I have received several emails lately about tumbling, so, I thought I might as well do a little "tutorial", although in reality there is not much to say. All my info by the way is from Jim Smircich and Marge Dillon...so, if it doesn't work, blame THEM!
First of all you need a rock tumbler. You might find one at a garage sale, or used on eBay, but unlike most of the machines we need for coldworking beads, this one is CHEAP. I bought mine from Dads Rockshop
, it was a little over $ 60, but I think you can also get it at Rio Grande. Here is a picture of the cheapest and simplest model (it doesn't have a switch, you just plug it into an outlet and it will start moving).
Stephanie just sent me a link to an even cheaper source: Harbor Freight
The next thing you will need is a "tumbling media" - I am using 3 bags of "GLASS Pony Beads" from Michaels (again, thanks Marge!). Then you need some "grinding stuff" - Marge sent me a little, because they sell it in big bags and you need only ONE TABLESPOON, so, a big bag will last you a lifetime, maybe you can team up with some buddies and share a bag. What you need is SILICONE CARBIDE - a very fine grid, like 1000 or 1200. (note from Marge: Any lapidary supply co. has this tumbling grit......but for a specific site Kingsley North Inc. 1-800-338-9280 has this grit as well as lots of lapidary tools. )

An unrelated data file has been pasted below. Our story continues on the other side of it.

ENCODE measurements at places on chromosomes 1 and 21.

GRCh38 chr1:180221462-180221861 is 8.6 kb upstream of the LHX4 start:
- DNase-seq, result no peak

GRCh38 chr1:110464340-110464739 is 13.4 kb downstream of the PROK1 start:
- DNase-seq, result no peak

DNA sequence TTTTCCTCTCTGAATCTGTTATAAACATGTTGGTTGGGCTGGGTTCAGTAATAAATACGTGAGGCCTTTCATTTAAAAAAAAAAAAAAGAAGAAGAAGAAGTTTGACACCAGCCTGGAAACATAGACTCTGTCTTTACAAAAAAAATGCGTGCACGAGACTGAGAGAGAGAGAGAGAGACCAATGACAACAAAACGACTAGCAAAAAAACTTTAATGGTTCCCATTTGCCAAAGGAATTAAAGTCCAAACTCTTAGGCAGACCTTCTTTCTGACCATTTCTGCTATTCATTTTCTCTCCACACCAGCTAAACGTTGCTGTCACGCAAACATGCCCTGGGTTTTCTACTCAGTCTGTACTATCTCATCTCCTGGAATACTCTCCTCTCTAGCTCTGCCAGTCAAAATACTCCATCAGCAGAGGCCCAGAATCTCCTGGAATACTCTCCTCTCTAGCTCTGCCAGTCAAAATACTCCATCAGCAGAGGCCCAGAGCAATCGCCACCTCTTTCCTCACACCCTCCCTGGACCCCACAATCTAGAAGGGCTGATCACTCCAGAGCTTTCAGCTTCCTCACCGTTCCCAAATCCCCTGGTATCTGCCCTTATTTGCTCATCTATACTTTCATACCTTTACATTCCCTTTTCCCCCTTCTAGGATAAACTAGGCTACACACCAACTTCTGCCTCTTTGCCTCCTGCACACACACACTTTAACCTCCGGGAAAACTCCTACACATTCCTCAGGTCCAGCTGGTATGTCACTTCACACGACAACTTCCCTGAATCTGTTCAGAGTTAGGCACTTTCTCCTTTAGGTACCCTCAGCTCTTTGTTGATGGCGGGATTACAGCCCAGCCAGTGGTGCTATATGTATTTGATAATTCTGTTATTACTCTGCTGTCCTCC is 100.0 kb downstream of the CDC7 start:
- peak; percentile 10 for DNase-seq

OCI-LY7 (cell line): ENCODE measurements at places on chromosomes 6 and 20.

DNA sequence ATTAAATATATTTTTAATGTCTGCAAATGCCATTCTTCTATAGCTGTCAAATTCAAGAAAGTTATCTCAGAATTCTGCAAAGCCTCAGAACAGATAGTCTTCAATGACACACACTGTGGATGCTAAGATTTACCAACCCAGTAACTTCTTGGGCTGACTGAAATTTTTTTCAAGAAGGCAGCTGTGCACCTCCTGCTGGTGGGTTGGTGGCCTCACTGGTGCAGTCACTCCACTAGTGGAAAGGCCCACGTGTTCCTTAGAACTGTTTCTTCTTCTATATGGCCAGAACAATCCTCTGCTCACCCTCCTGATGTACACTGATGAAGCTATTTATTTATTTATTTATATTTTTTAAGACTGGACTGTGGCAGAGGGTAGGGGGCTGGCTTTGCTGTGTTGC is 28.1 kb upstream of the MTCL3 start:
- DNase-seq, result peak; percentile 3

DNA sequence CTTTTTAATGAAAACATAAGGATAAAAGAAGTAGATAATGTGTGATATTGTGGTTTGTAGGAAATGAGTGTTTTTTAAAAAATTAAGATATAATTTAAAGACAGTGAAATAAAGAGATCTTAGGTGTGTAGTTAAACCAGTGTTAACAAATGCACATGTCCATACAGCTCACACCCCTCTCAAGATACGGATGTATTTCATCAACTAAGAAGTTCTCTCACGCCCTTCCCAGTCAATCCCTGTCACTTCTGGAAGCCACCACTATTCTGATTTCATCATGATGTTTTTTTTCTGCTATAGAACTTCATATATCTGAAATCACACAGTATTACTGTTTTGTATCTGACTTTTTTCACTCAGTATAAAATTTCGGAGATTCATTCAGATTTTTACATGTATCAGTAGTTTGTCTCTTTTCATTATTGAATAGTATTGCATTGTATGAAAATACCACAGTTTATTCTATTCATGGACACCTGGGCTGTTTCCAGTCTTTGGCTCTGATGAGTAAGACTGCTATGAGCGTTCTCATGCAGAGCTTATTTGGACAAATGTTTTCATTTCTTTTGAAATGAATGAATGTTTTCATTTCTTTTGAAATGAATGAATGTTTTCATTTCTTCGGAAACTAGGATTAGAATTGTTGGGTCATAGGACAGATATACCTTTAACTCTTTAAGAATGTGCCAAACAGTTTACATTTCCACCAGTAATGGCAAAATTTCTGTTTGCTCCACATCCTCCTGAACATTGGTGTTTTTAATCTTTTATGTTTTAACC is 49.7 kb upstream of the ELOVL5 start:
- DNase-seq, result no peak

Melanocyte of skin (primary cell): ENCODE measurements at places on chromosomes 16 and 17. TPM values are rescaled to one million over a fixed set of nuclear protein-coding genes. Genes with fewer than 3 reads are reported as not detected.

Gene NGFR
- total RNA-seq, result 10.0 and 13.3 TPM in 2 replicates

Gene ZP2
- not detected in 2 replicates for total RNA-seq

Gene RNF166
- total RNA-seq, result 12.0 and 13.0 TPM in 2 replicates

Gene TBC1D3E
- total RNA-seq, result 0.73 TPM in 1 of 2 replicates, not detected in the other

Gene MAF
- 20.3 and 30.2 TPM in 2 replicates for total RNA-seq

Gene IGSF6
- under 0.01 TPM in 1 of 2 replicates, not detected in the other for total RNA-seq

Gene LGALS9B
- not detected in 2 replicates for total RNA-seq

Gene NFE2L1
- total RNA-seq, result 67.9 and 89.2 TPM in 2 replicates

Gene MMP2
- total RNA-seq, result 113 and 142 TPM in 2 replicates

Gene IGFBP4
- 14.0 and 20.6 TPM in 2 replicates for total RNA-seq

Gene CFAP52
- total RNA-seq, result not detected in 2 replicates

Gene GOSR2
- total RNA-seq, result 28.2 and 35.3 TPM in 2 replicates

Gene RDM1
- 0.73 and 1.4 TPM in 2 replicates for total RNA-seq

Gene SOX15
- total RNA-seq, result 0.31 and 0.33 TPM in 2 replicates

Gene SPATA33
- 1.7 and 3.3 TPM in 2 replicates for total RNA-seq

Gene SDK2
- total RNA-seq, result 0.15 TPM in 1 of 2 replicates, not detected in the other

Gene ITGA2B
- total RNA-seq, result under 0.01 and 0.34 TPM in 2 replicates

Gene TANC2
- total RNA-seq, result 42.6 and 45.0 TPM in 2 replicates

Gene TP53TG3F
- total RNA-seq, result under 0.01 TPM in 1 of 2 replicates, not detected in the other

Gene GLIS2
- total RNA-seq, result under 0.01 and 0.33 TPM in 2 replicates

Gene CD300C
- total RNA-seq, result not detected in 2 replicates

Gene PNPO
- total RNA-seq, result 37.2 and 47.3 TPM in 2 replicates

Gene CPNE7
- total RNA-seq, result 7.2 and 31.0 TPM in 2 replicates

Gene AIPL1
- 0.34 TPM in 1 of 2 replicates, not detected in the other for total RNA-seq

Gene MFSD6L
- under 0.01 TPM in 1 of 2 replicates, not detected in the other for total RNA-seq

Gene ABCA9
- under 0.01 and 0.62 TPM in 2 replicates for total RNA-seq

So, add your Pony beads, fill the tumbler halfway with water, add the spoon full of Silicone Carbide, a DROP of dishwashing soap, your beads - and tumble for about 45-60 minutes, depending on the look you want to achieve.... very important hint from Jim: COUNT your beads before putting them in, they tend to get lost between the Pony beads, and man, was he ever right!!!!
Happy Tumbling!! (and the questions might be - what is the difference between tumbling and etching? You have to try it - it's a totally different deal, the etching produces a slightly grainy feel - while the tumbling makes the beads even smoother, but it "knocks the shine off"...I would always make a test tumble first, because some beads look great tumbled, others don't, and you don't want to ruin an entire set...